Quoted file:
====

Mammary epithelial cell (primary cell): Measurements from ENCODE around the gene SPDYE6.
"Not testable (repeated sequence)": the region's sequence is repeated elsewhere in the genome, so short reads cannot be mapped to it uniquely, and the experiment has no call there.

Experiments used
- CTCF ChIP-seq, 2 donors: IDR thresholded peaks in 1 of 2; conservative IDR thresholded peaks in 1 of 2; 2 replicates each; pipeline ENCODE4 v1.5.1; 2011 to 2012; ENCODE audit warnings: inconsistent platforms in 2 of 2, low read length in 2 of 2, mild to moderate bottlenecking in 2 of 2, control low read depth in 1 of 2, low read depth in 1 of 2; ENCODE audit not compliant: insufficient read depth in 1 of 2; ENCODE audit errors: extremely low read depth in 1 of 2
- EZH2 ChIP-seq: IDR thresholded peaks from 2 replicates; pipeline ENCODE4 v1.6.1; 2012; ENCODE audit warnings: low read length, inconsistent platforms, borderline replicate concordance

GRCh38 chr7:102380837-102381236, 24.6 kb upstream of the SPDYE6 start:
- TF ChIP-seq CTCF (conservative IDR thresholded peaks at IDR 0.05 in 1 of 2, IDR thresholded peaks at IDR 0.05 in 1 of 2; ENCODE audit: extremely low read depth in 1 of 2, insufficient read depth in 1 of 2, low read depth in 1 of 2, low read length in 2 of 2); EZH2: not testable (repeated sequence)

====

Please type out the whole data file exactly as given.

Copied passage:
Mammary epithelial cell (primary cell): Measurements from ENCODE around the gene SPDYE6.
"Not testable (repeated sequence)": the region's sequence is repeated elsewhere in the genome, so short reads cannot be mapped to it uniquely, and the experiment has no call there.

Experiments used
- CTCF ChIP-seq, 2 donors: IDR thresholded peaks in 1 of 2; conservative IDR thresholded peaks in 1 of 2; 2 replicates each; pipeline ENCODE4 v1.5.1; 2011 to 2012; ENCODE audit warnings: inconsistent platforms in 2 of 2, low read length in 2 of 2, mild to moderate bottlenecking in 2 of 2, control low read depth in 1 of 2, low read depth in 1 of 2; ENCODE audit not compliant: insufficient read depth in 1 of 2; ENCODE audit errors: extremely low read depth in 1 of 2
- EZH2 ChIP-seq: IDR thresholded peaks from 2 replicates; pipeline ENCODE4 v1.6.1; 2012; ENCODE audit warnings: low read length, inconsistent platforms, borderline replicate concordance

GRCh38 chr7:102380837-102381236, 24.6 kb upstream of the SPDYE6 start:
- TF ChIP-seq CTCF (conservative IDR thresholded peaks at IDR 0.05 in 1 of 2, IDR thresholded peaks at IDR 0.05 in 1 of 2; ENCODE audit: extremely low read depth in 1 of 2, insufficient read depth in 1 of 2, low read depth in 1 of 2, low read length in 2 of 2); EZH2: not testable (repeated sequence)